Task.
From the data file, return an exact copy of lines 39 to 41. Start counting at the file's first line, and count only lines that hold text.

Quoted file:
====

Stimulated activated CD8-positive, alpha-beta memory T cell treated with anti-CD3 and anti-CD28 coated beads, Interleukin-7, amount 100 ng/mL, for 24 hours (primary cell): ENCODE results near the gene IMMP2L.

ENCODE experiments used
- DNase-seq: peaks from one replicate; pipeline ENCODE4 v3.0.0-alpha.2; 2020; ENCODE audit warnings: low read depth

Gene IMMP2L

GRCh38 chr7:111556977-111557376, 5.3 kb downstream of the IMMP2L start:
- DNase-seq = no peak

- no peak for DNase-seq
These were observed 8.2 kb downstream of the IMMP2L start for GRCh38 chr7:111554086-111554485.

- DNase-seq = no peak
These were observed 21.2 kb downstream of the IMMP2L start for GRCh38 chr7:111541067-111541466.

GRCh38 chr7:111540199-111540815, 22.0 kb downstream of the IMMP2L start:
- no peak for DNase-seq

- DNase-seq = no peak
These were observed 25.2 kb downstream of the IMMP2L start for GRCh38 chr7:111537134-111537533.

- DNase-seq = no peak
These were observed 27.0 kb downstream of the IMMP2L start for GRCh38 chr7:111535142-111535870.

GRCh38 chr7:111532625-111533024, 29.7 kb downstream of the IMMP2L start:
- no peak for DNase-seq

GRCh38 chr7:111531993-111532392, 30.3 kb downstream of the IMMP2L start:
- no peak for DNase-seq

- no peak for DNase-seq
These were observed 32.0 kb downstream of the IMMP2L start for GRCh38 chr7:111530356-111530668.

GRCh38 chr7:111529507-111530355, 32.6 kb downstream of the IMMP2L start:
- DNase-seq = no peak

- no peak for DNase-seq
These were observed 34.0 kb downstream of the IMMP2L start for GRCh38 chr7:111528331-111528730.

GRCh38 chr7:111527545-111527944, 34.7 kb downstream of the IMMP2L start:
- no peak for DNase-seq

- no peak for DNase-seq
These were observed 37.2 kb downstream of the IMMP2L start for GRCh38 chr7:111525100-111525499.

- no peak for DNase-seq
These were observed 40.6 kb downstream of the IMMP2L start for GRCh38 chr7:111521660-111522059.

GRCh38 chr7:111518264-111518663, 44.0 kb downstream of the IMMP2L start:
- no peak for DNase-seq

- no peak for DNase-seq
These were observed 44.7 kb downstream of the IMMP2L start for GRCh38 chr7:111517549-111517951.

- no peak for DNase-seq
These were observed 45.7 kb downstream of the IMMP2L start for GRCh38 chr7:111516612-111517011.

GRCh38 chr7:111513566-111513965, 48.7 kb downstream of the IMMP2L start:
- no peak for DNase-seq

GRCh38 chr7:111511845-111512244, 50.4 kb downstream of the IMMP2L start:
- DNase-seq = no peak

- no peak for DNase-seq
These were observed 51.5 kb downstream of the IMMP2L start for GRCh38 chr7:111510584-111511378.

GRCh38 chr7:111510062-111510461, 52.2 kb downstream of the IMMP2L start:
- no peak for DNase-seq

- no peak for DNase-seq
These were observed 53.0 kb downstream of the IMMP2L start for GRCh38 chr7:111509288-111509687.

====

GRCh38 chr7:111513566-111513965, 48.7 kb downstream of the IMMP2L start:
- no peak for DNase-seq

GRCh38 chr7:111511845-111512244, 50.4 kb downstream of the IMMP2L start: